New Prayer Study: Need Glasses or Hearing Aid? Ask God!
August 4, 2010
A new study of healing prayer claims to find evidence that, if specifically requested, God might improve impaired hearing and vision. Candy Gunther Brown led a study to be published in the September 2010 issue of the Southern Medical Journal titled "Study of the Therapeutic Effects of Proximal Intercessory Prayer (STEPP) on Auditory and Visual Impairments in Rural Mozambique.” The team evaluated 14 rural patients who reported impaired hearing and 11 who reported impaired vision, both before and after members of a local church prayed for their healing. Subjects reported statistically significant improved hearing and vision following the prayers.
According to a press release, “Brown recounted that one subject, an elderly Mozambican woman named Maryam, initially reported that she could not see a person's hand, with two upraised fingers, from a distance of one foot. A healing practitioner put her hand on Maryam's eyes, hugged her and prayed for less than a minute; then the person held five fingers in front of Maryam, who was able to count them and even read the 20/125 line on a vision chart.” From this brief description, it seems like old-fashioned, disproven faith healing.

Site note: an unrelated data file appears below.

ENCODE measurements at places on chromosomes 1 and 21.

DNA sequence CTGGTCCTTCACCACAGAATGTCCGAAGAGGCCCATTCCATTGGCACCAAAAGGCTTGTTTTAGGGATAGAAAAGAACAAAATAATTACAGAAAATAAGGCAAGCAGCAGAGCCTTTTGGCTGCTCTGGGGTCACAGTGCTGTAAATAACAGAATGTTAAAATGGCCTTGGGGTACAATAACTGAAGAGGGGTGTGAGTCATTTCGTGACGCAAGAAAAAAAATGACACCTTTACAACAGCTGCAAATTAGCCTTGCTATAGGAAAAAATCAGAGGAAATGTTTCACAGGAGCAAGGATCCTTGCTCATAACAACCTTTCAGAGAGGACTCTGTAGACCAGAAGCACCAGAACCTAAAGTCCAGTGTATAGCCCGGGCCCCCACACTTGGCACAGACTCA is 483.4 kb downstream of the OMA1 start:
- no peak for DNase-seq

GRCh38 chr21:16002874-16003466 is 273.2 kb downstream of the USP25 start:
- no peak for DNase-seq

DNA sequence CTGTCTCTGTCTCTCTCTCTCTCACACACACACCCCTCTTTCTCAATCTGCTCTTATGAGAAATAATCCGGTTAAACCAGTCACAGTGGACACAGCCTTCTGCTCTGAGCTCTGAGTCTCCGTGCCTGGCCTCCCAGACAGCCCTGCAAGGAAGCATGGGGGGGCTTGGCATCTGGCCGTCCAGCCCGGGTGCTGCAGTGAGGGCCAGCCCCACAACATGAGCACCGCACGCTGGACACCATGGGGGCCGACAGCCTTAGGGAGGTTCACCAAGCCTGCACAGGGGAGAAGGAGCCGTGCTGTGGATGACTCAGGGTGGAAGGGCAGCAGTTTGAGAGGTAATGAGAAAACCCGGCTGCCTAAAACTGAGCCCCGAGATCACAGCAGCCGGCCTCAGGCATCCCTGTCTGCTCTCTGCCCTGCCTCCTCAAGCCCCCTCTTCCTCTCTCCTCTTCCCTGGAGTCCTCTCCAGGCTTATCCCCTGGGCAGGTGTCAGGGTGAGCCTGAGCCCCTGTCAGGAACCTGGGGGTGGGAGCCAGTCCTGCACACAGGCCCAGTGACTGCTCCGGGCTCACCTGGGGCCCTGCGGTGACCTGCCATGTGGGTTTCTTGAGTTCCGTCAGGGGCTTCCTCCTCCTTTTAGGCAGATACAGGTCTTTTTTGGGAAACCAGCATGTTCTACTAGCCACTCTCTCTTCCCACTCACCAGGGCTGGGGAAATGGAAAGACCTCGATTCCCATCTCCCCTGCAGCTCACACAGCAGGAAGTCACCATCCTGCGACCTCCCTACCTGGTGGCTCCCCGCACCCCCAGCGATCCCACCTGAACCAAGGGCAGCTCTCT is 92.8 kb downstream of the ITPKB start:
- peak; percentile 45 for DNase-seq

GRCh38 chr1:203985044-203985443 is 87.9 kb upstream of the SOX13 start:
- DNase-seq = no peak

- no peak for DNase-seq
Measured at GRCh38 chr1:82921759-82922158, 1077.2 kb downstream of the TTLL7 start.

At few caveats. First, the sample size is very, very small; with only 24 participants the results are very difficult to generalize to a larger population with any degree of confidence. Second, the measures studied by Brown and her colleagues were subjective, and could have easily been influenced by what scientists call “demand characteristics,” or the patients telling the researchers what they think the researchers want to hear. A double-blind control (that is, one in which neither the researchers nor the patients knew who was prayed for) would have been better. This would help control for the well-known placebo effect; it is not only possible but likely that those who receive personal, special attention from prayer groups and researchers might genuinely believe that they can see or hear better, at least temporarily.
Furthermore, the study apparently did not control for the pre-existing beliefs of the patients. According to the study, “subjects were recruited at Charismatic Protestant meetings.” It would be interesting (and important) to know whether or not maladies inatheists, agnostics, and others who lack a pre-existing belief in the power of prayer would be improved.
Brown and her colleagues did not address the supposed mechanism by which the prayer was effective, nor why a benevolent God would only help those who He is specifically asked to help.